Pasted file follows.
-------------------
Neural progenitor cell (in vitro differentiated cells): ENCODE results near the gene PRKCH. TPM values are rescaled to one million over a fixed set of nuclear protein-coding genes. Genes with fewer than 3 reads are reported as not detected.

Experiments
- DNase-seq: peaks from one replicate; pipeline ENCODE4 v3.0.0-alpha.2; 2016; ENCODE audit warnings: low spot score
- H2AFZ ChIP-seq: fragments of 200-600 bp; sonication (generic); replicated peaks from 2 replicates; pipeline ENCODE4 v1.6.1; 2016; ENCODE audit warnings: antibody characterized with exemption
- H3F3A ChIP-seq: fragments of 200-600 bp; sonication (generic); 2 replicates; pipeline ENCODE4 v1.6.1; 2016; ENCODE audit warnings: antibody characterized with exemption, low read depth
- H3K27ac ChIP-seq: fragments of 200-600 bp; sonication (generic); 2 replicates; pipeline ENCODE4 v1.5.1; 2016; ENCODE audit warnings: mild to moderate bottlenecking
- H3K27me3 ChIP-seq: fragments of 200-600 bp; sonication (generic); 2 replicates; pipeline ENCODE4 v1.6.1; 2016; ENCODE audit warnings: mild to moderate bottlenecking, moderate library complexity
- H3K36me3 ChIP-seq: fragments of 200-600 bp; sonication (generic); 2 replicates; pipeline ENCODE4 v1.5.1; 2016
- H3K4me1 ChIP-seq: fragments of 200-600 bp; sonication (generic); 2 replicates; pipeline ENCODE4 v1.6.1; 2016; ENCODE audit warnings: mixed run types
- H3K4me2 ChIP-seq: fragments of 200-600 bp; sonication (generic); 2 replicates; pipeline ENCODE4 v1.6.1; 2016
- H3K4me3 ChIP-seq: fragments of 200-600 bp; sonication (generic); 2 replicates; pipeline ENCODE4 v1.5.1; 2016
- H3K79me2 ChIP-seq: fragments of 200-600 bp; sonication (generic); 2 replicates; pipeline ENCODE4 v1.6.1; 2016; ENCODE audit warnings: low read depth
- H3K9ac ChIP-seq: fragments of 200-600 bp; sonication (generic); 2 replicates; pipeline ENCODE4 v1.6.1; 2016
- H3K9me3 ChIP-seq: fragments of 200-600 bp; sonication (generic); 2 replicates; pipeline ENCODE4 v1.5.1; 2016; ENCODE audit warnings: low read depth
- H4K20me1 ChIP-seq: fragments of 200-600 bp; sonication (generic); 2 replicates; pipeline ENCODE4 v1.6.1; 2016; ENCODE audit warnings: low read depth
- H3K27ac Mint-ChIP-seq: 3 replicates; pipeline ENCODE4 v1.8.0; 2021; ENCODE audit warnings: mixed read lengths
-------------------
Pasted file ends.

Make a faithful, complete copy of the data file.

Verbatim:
Neural progenitor cell (in vitro differentiated cells): ENCODE results near the gene PRKCH. TPM values are rescaled to one million over a fixed set of nuclear protein-coding genes. Genes with fewer than 3 reads are reported as not detected.

Experiments
- DNase-seq: peaks from one replicate; pipeline ENCODE4 v3.0.0-alpha.2; 2016; ENCODE audit warnings: low spot score
- H2AFZ ChIP-seq: fragments of 200-600 bp; sonication (generic); replicated peaks from 2 replicates; pipeline ENCODE4 v1.6.1; 2016; ENCODE audit warnings: antibody characterized with exemption
- H3F3A ChIP-seq: fragments of 200-600 bp; sonication (generic); 2 replicates; pipeline ENCODE4 v1.6.1; 2016; ENCODE audit warnings: antibody characterized with exemption, low read depth
- H3K27ac ChIP-seq: fragments of 200-600 bp; sonication (generic); 2 replicates; pipeline ENCODE4 v1.5.1; 2016; ENCODE audit warnings: mild to moderate bottlenecking
- H3K27me3 ChIP-seq: fragments of 200-600 bp; sonication (generic); 2 replicates; pipeline ENCODE4 v1.6.1; 2016; ENCODE audit warnings: mild to moderate bottlenecking, moderate library complexity
- H3K36me3 ChIP-seq: fragments of 200-600 bp; sonication (generic); 2 replicates; pipeline ENCODE4 v1.5.1; 2016
- H3K4me1 ChIP-seq: fragments of 200-600 bp; sonication (generic); 2 replicates; pipeline ENCODE4 v1.6.1; 2016; ENCODE audit warnings: mixed run types
- H3K4me2 ChIP-seq: fragments of 200-600 bp; sonication (generic); 2 replicates; pipeline ENCODE4 v1.6.1; 2016
- H3K4me3 ChIP-seq: fragments of 200-600 bp; sonication (generic); 2 replicates; pipeline ENCODE4 v1.5.1; 2016
- H3K79me2 ChIP-seq: fragments of 200-600 bp; sonication (generic); 2 replicates; pipeline ENCODE4 v1.6.1; 2016; ENCODE audit warnings: low read depth
- H3K9ac ChIP-seq: fragments of 200-600 bp; sonication (generic); 2 replicates; pipeline ENCODE4 v1.6.1; 2016
- H3K9me3 ChIP-seq: fragments of 200-600 bp; sonication (generic); 2 replicates; pipeline ENCODE4 v1.5.1; 2016; ENCODE audit warnings: low read depth
- H4K20me1 ChIP-seq: fragments of 200-600 bp; sonication (generic); 2 replicates; pipeline ENCODE4 v1.6.1; 2016; ENCODE audit warnings: low read depth
- H3K27ac Mint-ChIP-seq: 3 replicates; pipeline ENCODE4 v1.8.0; 2021; ENCODE audit warnings: mixed read lengths